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Re: Detect typed input without swallowing characters
On Thu, 2022-02-10 at 22:21 +0100, Marc Cornellà wrote:
> in Oh My Zsh we want to detect whether the user has typed characters
> before showing the prompt to auto-update, so that if they have, to
> skip it entirely and get them to the prompt as fast as possible.
> The current solution is to detect whether there's input with `read -t
> -k 1`, but this solution has the downside of swallowing one
> I've been looking at sysread and zselect to poll stdin (fd 0), but I
> believe they only tell whether stdin is ready for reading, not
> it holds any data. These are the commands I'm using by the way:
> sysread -t 0 -i 0
> zselect -t 0 -r 0
> Is there any way to do this or should I give up entirely?
You can use zselect, but you have to disable canonical mode with stty,
otherwise characters are not counted unless you press enter (the
terminal is set to read a whole line at once).
This function should work:
emulate -L zsh
local termios=$(stty --save)
zselect -t 0 -r 0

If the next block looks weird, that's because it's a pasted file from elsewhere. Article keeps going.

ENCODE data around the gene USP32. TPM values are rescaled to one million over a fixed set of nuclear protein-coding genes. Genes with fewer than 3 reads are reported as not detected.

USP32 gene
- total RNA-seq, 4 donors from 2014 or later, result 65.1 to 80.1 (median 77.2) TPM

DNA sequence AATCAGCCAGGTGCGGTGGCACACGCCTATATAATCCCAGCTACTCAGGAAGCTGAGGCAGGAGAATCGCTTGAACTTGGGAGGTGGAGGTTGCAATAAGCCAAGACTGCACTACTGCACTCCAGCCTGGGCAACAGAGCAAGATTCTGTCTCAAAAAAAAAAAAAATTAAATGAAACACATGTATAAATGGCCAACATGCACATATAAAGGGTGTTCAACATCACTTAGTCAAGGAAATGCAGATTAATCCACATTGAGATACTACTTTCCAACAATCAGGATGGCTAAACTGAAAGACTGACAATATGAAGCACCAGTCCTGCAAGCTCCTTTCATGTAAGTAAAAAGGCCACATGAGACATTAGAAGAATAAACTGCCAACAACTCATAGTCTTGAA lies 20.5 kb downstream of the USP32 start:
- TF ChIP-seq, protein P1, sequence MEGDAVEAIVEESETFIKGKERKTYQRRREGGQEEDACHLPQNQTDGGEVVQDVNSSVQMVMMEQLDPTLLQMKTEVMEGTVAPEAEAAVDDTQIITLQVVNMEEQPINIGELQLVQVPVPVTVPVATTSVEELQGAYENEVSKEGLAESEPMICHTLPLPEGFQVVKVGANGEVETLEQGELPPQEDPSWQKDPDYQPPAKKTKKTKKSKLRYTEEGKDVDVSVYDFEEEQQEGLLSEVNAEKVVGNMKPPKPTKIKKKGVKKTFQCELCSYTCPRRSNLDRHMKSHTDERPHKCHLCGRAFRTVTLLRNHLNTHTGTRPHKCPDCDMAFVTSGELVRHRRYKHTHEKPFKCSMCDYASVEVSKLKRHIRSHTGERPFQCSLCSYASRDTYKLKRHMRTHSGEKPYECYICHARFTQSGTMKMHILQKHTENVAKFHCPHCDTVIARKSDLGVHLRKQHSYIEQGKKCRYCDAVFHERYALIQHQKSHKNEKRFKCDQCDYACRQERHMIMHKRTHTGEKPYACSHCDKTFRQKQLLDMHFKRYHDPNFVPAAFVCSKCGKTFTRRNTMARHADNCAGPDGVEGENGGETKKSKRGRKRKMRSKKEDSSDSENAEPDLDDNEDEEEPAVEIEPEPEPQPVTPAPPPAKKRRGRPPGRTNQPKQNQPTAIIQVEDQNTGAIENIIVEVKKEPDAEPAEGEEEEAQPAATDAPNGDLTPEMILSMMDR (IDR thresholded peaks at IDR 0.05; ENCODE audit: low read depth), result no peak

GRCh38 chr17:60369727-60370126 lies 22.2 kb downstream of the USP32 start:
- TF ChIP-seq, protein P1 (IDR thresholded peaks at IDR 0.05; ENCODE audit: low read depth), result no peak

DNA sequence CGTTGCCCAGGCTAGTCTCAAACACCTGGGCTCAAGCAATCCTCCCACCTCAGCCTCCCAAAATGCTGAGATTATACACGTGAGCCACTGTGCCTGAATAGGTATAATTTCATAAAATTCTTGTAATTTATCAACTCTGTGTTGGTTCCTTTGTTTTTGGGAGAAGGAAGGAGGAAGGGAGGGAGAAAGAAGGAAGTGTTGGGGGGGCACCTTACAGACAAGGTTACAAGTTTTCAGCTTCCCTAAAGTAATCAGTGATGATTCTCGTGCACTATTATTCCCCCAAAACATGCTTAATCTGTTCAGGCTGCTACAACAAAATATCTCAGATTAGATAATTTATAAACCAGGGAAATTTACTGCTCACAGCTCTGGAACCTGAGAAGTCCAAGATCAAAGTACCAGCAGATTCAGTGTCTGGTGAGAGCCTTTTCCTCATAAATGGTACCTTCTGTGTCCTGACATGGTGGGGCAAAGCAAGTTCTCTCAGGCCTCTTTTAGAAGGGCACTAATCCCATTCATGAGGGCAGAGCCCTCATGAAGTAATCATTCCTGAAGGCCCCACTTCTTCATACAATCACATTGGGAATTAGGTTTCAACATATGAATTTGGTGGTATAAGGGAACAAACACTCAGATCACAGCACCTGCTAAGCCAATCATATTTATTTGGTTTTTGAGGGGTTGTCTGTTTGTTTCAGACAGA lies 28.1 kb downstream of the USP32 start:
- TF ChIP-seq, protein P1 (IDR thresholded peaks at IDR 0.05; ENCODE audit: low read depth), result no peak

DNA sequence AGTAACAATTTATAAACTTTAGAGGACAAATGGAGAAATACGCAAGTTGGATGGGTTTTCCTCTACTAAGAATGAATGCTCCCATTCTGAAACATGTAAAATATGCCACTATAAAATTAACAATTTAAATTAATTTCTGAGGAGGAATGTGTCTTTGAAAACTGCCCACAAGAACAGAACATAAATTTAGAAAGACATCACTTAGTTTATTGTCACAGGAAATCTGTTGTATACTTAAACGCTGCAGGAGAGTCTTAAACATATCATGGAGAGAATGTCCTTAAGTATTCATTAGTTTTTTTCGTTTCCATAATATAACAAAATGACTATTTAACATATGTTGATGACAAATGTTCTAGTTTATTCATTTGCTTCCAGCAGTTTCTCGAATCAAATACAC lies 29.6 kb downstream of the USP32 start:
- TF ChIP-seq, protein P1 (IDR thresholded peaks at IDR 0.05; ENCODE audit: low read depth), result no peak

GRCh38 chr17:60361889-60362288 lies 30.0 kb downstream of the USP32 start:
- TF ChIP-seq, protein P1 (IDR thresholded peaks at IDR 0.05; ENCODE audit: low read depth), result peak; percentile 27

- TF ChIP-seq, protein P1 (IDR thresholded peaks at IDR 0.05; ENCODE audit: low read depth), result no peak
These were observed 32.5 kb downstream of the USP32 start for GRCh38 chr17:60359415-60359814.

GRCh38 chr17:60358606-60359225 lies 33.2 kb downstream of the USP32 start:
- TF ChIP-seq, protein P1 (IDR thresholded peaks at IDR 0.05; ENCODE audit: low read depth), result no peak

There may be subtleties involved with the STTY variable as well as
ttyctl, check out the zsh documentation. I only did minimal testing:
sleep 5; if type_ahead; then echo TYPED AHEAD; fi
works as it should.
You can also get the number of bytes in the read buffer with the
FIONREAD ioctl() (man ioctl_tty for details).
This long python 1-liner does what you want:
python -c 'import array, fcntl, termios; nbuffered=array.array("i", ); old=termios.tcgetattr(0); new=old[:]; new &= ~termios.ICANON; termios.tcsetattr(0, termios.TCSANOW, new); fcntl.ioctl(0, termios.FIONREAD, nbuffered); termios.tcsetattr(0, termios.TCSANOW, old); print(nbuffered)'
Same script in a more readable form:
import array, fcntl, termios
new=old[:] # Array copy
new &= ~termios.ICANON # Disable canonical mode
try: # try/finally cannot appear in the 1-liner above
termios.tcsetattr(0, termios.TCSANOW, new)
fcntl.ioctl(0, termios.FIONREAD, nbuffered)
termios.tcsetattr(0, termios.TCSANOW, old)
I doubt this would be useful for your use case, as firing up the whole
python interpreter to perform FIONREAD is likely to be slower than the
optimization gain you're trying to measure.
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